So for me, the industry is changing in ways that make my job more art-centric instead of technically-focused, while the projects just get better and better. It’s a nice wave to ride.
What do you find to be the most challenging part of your job?
Fur and hair. It’s really, really hard.
Is there a particular project that you’ve worked on that you’re especially proud of?
The evolution sequence in Noah was by far the coolest thing I’ve ever been a part of. The assignment was tough – the creature evolves err, I mean changes from a single-celled organism into tadpoles, fish, lizards, rodents, primates and finally into humans.
In addition, the creepy-crawlies change color and hairstyles several times per second. It was literally a creature artist’s dream come true.
Competition out there can be pretty fierce. What are some of your strategies for coming out on top?
If you look at some of the portfolio websites or CG magazines, it can be easy to get overwhelmed. It’s no secret – the world has plenty of talented and ambitious folks who want to do this.
You can work in your free-time on unguided personal projects or stay up late after wrapping up your day job. But your three hours of passion will always be disproportionate to the guys who are doing 9+ in a full time job. How could your portfolio possibly compare when the hours just aren’t there?
So the answer is to work strategically. Plan something out that will take you 6 months and commit to doing a slow burn. Set ambitious deadlines for yourself. When you get bored, do some fun stuff and then come back to it. But when it’s finished, you might be surprised that it’s not so far off from the work you currently hold on a pedestal. The next one will be a lot faster and you’ll only need a few more to have a solid portfolio.
What’s the best way for new designers to present their work? What would you suggest they should include in their portfolio?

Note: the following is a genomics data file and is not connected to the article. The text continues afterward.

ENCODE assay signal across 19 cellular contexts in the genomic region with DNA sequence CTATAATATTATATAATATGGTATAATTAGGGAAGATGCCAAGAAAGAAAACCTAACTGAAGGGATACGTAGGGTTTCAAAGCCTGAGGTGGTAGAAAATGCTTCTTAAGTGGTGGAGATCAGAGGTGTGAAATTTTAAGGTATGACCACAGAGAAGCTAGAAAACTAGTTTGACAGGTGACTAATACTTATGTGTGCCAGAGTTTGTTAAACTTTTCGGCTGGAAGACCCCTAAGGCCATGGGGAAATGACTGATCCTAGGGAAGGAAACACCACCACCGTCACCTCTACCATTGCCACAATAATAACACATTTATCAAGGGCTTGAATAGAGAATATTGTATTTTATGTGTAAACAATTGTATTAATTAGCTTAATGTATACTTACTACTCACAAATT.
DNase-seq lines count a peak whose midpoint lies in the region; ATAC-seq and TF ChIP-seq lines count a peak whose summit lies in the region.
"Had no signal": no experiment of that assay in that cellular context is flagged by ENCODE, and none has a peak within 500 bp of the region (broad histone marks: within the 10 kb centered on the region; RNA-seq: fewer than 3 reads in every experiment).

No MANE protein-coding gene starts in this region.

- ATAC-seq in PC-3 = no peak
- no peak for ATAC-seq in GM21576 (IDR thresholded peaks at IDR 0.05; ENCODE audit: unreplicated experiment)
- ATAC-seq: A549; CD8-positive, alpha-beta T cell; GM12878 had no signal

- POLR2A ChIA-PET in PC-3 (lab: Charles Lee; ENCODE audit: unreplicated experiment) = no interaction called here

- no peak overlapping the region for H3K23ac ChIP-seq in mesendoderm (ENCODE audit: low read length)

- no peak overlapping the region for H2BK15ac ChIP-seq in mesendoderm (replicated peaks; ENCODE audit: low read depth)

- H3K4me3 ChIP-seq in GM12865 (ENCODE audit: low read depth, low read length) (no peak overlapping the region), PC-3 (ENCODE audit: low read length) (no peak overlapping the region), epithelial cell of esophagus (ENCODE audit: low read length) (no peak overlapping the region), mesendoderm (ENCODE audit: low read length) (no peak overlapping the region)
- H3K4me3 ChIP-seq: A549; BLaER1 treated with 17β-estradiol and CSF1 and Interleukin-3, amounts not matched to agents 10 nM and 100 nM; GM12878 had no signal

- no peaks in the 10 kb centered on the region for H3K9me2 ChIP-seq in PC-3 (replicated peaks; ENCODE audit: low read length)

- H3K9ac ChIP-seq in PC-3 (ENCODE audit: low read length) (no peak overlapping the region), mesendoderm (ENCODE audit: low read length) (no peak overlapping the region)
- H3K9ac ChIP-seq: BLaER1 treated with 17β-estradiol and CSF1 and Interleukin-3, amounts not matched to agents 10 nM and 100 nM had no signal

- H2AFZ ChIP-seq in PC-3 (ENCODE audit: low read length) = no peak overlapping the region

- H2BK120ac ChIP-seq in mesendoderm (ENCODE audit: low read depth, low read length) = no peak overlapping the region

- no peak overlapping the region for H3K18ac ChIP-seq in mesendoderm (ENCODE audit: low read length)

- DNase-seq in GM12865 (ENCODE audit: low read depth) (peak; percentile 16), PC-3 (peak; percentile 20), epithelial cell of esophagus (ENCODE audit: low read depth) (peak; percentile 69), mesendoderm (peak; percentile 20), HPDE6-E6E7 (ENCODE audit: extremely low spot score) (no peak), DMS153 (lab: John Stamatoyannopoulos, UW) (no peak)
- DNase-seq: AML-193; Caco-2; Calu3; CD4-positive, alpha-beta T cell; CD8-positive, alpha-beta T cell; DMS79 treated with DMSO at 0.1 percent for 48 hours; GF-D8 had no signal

It always depends on the position, but it’s best to organize your portfolio to have a coherent statement. Such as: “hard surface focus with secondary texture skills” or “environment generalist with compositing skills”. I think the common mistake is to throw in personal projects that people really loved doing, but weren’t their strongest suit. Your portfolio is only a strong as your weakest image, so always trim the fat.
The format is also up for debate. I’ve never had a proper reel – just images – which some would find surprising. But the goal is to show what you’re capable of and I find images can better communicate that for my needs.
What advice would you share with designers looking to interview in the 3D field?
For starters and senior artists alike, interviewers for artist positions really want to know 2 things: Can this person complete the tasks of the position and is this someone I want to work with? If you can satisfy these two concerns, all the smaller details become more manageable. So let’s address both.
- Can this person complete the tasks of the position?
If you got the interview, someone has already seen your work and knows that you can perform. You might need to convince the rest of the room, but your work speaks for itself. Your portfolio either satisfies their needs or doesn’t. So if the shoe fits, they’ll wear it. But if not, don’t spend your precious time taking it personally. The shoe will find a better foot one day.
- Is this someone I want to work with?
Every time I interview, I remind myself of these things. Firstly, people want to work with those who are honest, direct and enthusiastic. Secondly, my secret job title is that I’m a Professional Helper in every way I can be. No matter how senior your position, you’ll always be helping people above and below you to do their jobs better. So instead of focusing on my priorities, I try to see the bigger picture by being ultra-considerate of others’. I think these attitude adjustments have helped me more in interviews than any other form of preparation.
Is there anything else you’d like to add?
“In MY world, everyone’s a pony and they all eat rainbows and poop butterflies.” – Dr. Seuss